The IP Weekly
My son and I made it back to The Batman finally the other day. Needless to say we were excited to see the movie and happy to see it together. I am happy to report that the movie played all the way through without any technical difficulty and the theatre granted us admission despite having expired movie passes. This doesn’t mean that the movie was without drama.
In the partially filled theatre was a group of 6 or 7 teenaged viewers who were, seemingly, disinterested in the caped crusader. These movie goers, seated in the row in front of my son and I, changed seats constantly, threw food at each other and talked rather loudly throughout. I am aware that I probably sound a little uptight given my complaints. I was frustrated throughout the movie and so was my son. We sat wondering, we discovered later, exactly how to handle the situation. It was a distraction from the movie to be sure, but the world has changed these past few years and I wasn’t exactly sure how to press ahead without causing even more of a problem.
There is a social contract amongst movie goers that has been in existence for years. I think that contract is something like, don’t forget you aren’t the only people in the theatre. So keep your voices low and behave. Yes, there has been an adjustment with the advent of the cell phone. Even I am guilty of checking my phone from time to time and while I try to keep it low and my volume is always off it wouldn’t surprise me if the light creates a mild distraction for others. The social contract extends, however, to how we approach each other to change someone’s behavior and that was the struggle my son and I both were dealing with.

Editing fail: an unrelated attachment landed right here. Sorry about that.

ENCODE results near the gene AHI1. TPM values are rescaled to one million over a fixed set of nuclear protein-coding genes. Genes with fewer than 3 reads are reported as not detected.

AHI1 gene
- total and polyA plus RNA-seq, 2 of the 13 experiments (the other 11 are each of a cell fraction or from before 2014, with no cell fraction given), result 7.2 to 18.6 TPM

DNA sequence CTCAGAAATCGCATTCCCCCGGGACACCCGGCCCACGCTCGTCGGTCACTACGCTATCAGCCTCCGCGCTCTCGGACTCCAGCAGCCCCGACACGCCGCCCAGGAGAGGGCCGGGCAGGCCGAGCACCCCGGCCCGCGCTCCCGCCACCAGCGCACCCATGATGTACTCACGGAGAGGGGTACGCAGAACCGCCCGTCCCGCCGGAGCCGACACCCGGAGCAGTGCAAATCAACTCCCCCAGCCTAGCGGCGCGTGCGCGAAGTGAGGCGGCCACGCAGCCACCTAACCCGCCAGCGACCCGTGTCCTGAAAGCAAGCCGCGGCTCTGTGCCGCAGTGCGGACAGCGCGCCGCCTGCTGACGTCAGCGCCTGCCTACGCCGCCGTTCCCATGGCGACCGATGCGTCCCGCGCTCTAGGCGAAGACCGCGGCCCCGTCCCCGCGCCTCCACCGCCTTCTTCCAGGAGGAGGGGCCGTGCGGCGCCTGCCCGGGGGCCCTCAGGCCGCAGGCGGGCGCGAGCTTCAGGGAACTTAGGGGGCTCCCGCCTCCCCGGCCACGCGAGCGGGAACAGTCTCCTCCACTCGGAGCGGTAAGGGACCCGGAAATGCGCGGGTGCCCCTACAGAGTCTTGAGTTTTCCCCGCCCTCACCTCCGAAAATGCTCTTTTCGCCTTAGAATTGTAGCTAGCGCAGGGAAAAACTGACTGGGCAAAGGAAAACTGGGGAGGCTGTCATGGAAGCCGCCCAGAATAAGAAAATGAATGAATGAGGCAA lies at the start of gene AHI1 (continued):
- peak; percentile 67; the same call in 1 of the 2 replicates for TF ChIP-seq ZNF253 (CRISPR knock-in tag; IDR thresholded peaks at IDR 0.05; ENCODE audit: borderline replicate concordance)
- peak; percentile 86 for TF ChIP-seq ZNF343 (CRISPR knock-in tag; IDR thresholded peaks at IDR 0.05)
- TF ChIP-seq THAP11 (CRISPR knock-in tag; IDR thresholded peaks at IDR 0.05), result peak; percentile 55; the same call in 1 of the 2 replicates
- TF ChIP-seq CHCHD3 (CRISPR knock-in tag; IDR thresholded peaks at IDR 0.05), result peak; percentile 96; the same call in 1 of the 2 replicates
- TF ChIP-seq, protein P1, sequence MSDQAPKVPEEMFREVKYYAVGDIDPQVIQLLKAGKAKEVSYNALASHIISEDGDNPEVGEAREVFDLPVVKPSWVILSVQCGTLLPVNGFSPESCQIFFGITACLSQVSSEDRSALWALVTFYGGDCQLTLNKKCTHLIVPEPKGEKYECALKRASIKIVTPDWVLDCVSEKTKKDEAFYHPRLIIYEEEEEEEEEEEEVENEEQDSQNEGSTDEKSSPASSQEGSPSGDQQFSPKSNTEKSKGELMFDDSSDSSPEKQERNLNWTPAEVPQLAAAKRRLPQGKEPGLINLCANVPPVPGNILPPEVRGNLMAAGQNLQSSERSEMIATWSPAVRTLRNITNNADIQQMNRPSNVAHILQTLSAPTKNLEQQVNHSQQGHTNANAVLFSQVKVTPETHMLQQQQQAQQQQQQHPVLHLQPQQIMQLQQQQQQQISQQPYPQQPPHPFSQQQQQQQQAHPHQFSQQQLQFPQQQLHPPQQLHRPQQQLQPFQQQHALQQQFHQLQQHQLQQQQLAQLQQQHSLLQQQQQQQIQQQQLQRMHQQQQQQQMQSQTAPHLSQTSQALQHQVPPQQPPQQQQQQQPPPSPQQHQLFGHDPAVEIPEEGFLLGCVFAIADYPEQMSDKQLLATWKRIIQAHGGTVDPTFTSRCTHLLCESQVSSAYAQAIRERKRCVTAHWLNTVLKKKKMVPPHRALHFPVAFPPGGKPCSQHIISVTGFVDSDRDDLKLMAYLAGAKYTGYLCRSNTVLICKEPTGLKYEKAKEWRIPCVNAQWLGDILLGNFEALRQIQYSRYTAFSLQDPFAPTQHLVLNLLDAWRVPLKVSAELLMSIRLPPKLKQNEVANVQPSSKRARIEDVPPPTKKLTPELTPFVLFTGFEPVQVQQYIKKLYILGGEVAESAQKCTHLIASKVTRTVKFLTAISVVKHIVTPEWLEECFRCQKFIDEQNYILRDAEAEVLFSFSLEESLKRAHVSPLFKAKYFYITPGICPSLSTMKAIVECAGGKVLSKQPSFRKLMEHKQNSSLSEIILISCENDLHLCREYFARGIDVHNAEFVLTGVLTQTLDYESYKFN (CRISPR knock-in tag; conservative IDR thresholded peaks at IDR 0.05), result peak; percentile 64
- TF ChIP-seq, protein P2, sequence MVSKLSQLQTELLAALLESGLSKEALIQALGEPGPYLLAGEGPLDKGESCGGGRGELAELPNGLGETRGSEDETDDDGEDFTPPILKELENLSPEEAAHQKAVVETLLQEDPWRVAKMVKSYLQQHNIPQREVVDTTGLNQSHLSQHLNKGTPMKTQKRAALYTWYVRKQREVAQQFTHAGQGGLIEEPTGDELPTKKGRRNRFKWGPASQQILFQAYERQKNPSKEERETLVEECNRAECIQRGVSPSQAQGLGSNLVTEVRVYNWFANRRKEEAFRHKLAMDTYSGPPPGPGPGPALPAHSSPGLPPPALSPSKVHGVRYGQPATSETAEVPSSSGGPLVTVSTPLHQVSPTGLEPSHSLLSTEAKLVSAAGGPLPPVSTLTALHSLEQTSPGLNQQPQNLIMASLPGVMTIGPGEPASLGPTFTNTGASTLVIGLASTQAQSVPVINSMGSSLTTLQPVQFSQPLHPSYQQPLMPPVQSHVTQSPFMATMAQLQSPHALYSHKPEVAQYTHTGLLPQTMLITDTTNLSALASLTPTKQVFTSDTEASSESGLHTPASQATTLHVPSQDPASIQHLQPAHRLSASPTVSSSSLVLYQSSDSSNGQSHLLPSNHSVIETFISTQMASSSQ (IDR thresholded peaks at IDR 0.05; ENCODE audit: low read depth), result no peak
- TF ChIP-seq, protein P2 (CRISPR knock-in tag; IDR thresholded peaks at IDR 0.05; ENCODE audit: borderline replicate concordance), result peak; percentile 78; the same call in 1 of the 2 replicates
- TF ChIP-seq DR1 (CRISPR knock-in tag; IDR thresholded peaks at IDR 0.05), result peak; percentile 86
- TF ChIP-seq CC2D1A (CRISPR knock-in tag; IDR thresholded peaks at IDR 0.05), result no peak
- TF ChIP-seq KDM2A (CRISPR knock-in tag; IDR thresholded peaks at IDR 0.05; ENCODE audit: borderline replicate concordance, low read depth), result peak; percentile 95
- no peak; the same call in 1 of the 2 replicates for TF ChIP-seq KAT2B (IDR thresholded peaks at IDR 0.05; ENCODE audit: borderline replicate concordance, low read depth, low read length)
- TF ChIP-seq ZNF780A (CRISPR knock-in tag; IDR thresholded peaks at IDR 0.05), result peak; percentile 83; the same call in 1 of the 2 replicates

We have lost some of our social etiquette since the pandemic began I think. People have adopted hair trigger tempers and do not take corrective behavior suggestions, even polite ones, well. We get to see videos of this on airplanes, markets, restaurants, schools. I admit to being worried about this while being distracted from the movie. I was prepared to ask this group to please be quieter even though I know it was just as likely to create an even louder disturbance. So while I thought through my options and hoped my son wouldn’t take his own actions I sat paralyzed. A viewer in the row behind us did leave to alert management of this problem and someone did come and ask the teenagers to be quiet and that did work for a short time. By the way, I had considered that as a viable option only reminding myself of the low opinion of management I had maintained from our last attempt to see this movie.
I think most of us are aware that we have a societal problem here. Many of our social contracts, the ones we take for granted, are being violated. Maybe some are due for revision and we will all make adjustments over time. Maybe we will swing back as a collective closer to where we once were. Maybe we were never really there in the first place and it’s just become more socially acceptable to be rude or disruptive. Either way I’m glad we got to see the movie and we had a wonderful discussion after it. I’m not so sure how soon it’ll be before I go back to the theatre again. I need some time off I think.